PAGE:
International mining giant, De Beers was tight-lipped this week following allegations that it is picking Botswana employees’ pockets to fund its P 20 million contribution to the COVID-19 Relief Fund.
De Beers is reported to have diverted money from its cash reserve fund towards the COVID-19 Relief Fund. The reserve fund is designed to meet up to three months short-term financial needs, like staff salaries in case of emergencies.
To make up for the money it has diverted to the COVID-19 Relief Fund, De Beers is understood to be planning to cut staff salaries and is putting pressure on its subsidiary, Debswana to follow suit.
Debswana like De Beers has a reserve fund is designed to meet up to three months short-term financial needs, like staff salaries in case of emergencies.
Debswana which is a 50/50 partnership between Botswana government and De Beers is the second largest employer in Botswana after government with more than 5000 employees, about 97% being citizens. Debswana also accounts for more than 70% of De Beers’ revenue.
Both De Beers and Debswana refused to comment on the report. In what appeared to be a choreographed response, both De Beers and Debswana issued separate but similar written responses to Sunday Standard queries.
While De Beers in its response stated that, “De Beers Group does not comment on speculation about its business”, Debswana on the other hand stated that “as a matter of principle, we do not offer comment on rumour or speculation.”
Debswana however went further and stated that, “suffice to say the company, like many others, is modelling various scenarios in order to be able to come up with an appropriate response to the current crisis caused by the Covid-19 pandemic. At the forefront of our planning is the health and welfare of our employees. All decisions relating to Debswana’s business are the reserve of the Debswana Board of Directors and no other person or body.”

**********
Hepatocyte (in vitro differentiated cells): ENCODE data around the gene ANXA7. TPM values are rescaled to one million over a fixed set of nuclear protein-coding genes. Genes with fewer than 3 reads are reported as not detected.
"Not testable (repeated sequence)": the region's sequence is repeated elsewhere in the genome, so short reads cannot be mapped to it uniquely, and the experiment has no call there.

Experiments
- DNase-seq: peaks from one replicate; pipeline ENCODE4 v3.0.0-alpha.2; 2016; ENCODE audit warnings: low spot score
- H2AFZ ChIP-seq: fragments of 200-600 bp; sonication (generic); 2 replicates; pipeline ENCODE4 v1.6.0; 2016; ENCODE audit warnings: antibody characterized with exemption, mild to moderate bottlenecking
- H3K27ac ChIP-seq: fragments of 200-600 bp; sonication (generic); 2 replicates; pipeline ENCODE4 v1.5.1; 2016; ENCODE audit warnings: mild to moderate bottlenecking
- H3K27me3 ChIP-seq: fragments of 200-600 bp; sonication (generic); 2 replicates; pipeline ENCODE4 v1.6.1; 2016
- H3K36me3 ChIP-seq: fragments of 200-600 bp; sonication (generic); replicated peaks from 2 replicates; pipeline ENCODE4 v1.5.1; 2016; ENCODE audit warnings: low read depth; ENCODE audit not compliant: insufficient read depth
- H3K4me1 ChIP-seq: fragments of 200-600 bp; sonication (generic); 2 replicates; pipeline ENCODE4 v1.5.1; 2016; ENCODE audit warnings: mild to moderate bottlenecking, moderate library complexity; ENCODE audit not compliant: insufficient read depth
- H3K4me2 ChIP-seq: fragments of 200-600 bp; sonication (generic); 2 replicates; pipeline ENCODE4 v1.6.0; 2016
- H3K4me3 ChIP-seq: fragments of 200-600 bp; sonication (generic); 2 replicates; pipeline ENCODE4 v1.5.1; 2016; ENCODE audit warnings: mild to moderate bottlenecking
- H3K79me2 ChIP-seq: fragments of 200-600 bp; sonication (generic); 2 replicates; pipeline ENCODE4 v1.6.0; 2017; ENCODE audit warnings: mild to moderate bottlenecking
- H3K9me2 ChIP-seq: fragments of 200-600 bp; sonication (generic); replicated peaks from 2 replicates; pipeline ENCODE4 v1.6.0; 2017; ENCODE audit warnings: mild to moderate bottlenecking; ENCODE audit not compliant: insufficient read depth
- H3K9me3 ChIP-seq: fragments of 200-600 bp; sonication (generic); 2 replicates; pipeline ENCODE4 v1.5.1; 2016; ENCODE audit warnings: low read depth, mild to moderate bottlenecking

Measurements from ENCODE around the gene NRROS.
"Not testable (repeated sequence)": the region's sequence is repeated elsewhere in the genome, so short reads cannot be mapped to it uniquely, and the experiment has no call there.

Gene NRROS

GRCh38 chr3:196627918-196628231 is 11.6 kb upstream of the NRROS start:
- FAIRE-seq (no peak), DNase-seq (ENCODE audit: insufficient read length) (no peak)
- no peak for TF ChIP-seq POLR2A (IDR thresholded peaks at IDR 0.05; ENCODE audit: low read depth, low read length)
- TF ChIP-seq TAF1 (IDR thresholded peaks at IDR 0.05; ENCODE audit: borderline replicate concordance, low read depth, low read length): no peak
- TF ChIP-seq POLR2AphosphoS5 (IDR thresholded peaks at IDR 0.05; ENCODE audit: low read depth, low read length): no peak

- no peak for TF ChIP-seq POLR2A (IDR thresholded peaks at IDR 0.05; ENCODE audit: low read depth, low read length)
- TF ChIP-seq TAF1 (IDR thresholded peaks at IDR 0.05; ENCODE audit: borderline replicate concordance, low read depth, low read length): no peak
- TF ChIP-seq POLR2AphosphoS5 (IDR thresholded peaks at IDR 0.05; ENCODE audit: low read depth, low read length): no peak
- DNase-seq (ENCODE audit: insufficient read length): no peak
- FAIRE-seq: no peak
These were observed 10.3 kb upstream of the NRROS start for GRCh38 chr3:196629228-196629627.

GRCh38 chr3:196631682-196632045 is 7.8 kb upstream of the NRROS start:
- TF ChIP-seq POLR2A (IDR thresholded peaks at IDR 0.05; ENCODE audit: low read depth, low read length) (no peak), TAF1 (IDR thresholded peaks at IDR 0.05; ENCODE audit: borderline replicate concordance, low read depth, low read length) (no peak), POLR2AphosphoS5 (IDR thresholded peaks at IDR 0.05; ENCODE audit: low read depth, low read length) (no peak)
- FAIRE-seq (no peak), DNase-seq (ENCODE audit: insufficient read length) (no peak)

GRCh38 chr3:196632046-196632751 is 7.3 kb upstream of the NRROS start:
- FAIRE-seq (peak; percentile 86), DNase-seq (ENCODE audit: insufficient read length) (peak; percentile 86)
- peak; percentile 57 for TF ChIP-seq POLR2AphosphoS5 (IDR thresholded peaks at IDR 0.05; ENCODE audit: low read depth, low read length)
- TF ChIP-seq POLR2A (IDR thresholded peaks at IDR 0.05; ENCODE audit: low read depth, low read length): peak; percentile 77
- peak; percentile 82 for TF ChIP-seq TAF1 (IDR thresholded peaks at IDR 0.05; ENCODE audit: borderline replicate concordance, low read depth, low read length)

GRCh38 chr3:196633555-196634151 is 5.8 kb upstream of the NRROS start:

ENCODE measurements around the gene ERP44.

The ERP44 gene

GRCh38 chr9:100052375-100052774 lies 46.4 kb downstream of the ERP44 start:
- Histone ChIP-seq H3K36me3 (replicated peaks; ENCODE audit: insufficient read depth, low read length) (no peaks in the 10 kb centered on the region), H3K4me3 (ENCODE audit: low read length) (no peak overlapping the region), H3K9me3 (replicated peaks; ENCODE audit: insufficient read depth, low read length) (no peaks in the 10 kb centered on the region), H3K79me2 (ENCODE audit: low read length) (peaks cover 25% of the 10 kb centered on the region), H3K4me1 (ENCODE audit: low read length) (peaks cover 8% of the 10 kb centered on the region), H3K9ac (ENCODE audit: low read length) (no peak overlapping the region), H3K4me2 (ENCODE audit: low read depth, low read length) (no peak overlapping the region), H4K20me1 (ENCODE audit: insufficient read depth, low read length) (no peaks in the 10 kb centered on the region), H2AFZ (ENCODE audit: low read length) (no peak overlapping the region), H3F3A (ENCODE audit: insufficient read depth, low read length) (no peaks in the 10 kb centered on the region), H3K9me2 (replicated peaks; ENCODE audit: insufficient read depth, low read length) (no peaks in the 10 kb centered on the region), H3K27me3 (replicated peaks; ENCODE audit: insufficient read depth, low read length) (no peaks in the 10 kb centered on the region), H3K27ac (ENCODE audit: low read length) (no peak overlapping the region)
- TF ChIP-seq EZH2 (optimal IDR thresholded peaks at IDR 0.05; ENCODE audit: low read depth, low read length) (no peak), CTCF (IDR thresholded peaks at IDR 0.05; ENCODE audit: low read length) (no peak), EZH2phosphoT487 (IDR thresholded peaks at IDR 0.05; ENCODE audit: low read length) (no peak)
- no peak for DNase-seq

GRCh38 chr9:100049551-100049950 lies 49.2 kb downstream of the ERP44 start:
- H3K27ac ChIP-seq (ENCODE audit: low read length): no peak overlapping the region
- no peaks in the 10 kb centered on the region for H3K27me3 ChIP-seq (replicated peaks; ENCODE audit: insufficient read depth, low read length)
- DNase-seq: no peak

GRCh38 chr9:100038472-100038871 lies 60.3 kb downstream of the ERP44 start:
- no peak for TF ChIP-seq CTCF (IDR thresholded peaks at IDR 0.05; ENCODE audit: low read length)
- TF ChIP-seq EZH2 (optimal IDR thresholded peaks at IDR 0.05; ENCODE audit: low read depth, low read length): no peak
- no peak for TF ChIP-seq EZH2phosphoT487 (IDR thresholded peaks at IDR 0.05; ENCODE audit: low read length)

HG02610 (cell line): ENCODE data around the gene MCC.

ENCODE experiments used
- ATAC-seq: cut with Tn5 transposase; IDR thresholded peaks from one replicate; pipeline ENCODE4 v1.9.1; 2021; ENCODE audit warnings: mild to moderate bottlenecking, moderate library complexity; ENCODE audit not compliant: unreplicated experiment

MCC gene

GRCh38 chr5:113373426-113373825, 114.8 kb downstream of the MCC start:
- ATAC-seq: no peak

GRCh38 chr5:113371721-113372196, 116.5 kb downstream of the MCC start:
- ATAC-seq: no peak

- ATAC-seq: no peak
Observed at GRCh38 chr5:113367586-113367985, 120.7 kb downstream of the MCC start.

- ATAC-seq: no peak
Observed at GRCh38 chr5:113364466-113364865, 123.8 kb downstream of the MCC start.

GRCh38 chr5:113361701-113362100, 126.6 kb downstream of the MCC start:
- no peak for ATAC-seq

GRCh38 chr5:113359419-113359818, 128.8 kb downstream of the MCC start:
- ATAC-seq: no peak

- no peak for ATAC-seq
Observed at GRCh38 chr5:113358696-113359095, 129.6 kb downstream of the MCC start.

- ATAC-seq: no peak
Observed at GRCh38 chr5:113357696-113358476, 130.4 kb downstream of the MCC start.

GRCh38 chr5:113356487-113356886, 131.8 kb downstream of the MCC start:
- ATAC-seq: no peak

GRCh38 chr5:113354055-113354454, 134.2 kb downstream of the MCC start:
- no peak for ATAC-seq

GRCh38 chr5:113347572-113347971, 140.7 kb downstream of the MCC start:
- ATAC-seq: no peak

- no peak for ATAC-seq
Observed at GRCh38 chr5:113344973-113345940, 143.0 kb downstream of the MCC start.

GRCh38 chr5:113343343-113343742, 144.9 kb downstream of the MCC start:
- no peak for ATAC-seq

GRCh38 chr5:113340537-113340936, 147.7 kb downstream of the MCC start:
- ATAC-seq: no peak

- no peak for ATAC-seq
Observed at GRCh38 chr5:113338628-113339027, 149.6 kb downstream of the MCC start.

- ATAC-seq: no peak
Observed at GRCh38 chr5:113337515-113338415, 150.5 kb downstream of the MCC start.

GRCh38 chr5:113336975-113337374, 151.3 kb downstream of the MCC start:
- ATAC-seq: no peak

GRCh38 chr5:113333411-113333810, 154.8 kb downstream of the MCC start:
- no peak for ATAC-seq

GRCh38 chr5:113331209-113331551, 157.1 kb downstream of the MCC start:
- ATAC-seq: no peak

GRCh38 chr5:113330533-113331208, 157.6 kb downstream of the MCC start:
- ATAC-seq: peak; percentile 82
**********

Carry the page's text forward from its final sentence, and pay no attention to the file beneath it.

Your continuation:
Indications are that Botswana government, which is a 50% shareholder in Debswana is being marginalised in the plan to slash staff salaries. President Mokgweetsi Masisi and his officials have gone to great lengths to protect Batswana’s jobs and salaries during the COVID-19 state of emergency period.
Permanent Secretary to the Ministry of Employment, Labour Productivity and Skills Development Kabelo Ebineng was on public television this week, slamming companies that diverted staff salaries towards COVID-19 Public Relief Fund contributions.
De Beers Group last month announced that it would contribute 20 million Pula ($1.7 million) to aid the Government of the Republic of Botswana’s response to the COVID-19 crisis.
According to a press statement from De Beers,
the contribution consists of a 10 million Pula injection to the Botswana COVID-19 Relief Fund, and a further 10 million Pula in logistical, supply and community support.
Bruce Cleaver, CEO, De Beers Group was quoted saying: “With our contribution of 20 million Pula, De Beers is proud to support the unprecedented efforts of Botswana’s government, healthcare professionals and all those confronting COVID-19 in the country. We have also refocused our business in Botswana to support Government’s response to the pandemic and our priorities are clear: prepare communities for the crisis, support the emergency response and be Botswana’s partner in recovery.
“For more than 50 years De Beers has been part of Botswana and Botswana has been part of De Beers. As COVID-19 tests the world, it will not test our resolve or commitment to Botswana. The men and women of De Beers are standing with the people of Botswana today and we will be standing with them tomorrow.”